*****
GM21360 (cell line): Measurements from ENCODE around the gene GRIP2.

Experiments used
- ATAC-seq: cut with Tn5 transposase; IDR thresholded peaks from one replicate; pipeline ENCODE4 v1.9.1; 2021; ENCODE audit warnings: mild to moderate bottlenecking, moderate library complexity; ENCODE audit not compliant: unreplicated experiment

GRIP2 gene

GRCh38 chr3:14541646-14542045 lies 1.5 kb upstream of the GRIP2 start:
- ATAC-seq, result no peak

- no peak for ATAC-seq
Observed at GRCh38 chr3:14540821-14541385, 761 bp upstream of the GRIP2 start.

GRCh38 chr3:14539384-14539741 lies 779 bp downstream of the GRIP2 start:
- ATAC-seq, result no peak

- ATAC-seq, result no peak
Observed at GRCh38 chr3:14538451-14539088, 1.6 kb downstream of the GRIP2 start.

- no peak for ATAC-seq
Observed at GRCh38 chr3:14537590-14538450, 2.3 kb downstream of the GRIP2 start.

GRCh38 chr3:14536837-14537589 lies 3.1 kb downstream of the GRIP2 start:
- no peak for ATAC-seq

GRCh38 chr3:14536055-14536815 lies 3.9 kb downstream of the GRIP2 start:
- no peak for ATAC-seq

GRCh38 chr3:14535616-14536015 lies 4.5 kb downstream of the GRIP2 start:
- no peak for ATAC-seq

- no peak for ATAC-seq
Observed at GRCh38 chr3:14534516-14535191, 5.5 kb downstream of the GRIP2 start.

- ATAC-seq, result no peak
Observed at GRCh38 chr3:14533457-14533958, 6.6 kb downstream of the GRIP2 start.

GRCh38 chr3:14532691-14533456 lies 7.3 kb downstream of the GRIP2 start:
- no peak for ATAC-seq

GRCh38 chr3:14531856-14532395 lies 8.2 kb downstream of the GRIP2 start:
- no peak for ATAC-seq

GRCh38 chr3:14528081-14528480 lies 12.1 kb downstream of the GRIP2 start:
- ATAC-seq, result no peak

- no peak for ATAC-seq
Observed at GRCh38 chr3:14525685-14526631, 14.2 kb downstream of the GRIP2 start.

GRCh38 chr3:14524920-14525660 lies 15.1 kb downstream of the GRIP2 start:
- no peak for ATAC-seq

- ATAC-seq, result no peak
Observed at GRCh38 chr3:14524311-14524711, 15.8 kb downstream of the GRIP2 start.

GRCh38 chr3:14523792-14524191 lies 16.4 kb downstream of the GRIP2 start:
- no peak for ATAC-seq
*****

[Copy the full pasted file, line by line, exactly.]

GM21360 (cell line): Measurements from ENCODE around the gene GRIP2.

Experiments used
- ATAC-seq: cut with Tn5 transposase; IDR thresholded peaks from one replicate; pipeline ENCODE4 v1.9.1; 2021; ENCODE audit warnings: mild to moderate bottlenecking, moderate library complexity; ENCODE audit not compliant: unreplicated experiment

GRIP2 gene

GRCh38 chr3:14541646-14542045 lies 1.5 kb upstream of the GRIP2 start:
- ATAC-seq, result no peak

- no peak for ATAC-seq
Observed at GRCh38 chr3:14540821-14541385, 761 bp upstream of the GRIP2 start.

GRCh38 chr3:14539384-14539741 lies 779 bp downstream of the GRIP2 start:
- ATAC-seq, result no peak

- ATAC-seq, result no peak
Observed at GRCh38 chr3:14538451-14539088, 1.6 kb downstream of the GRIP2 start.

- no peak for ATAC-seq
Observed at GRCh38 chr3:14537590-14538450, 2.3 kb downstream of the GRIP2 start.

GRCh38 chr3:14536837-14537589 lies 3.1 kb downstream of the GRIP2 start:
- no peak for ATAC-seq

GRCh38 chr3:14536055-14536815 lies 3.9 kb downstream of the GRIP2 start:
- no peak for ATAC-seq

GRCh38 chr3:14535616-14536015 lies 4.5 kb downstream of the GRIP2 start:
- no peak for ATAC-seq

- no peak for ATAC-seq
Observed at GRCh38 chr3:14534516-14535191, 5.5 kb downstream of the GRIP2 start.

- ATAC-seq, result no peak
Observed at GRCh38 chr3:14533457-14533958, 6.6 kb downstream of the GRIP2 start.

GRCh38 chr3:14532691-14533456 lies 7.3 kb downstream of the GRIP2 start:
- no peak for ATAC-seq

GRCh38 chr3:14531856-14532395 lies 8.2 kb downstream of the GRIP2 start:
- no peak for ATAC-seq

GRCh38 chr3:14528081-14528480 lies 12.1 kb downstream of the GRIP2 start:
- ATAC-seq, result no peak

- no peak for ATAC-seq
Observed at GRCh38 chr3:14525685-14526631, 14.2 kb downstream of the GRIP2 start.

GRCh38 chr3:14524920-14525660 lies 15.1 kb downstream of the GRIP2 start:
- no peak for ATAC-seq

- ATAC-seq, result no peak
Observed at GRCh38 chr3:14524311-14524711, 15.8 kb downstream of the GRIP2 start.

GRCh38 chr3:14523792-14524191 lies 16.4 kb downstream of the GRIP2 start:
- no peak for ATAC-seq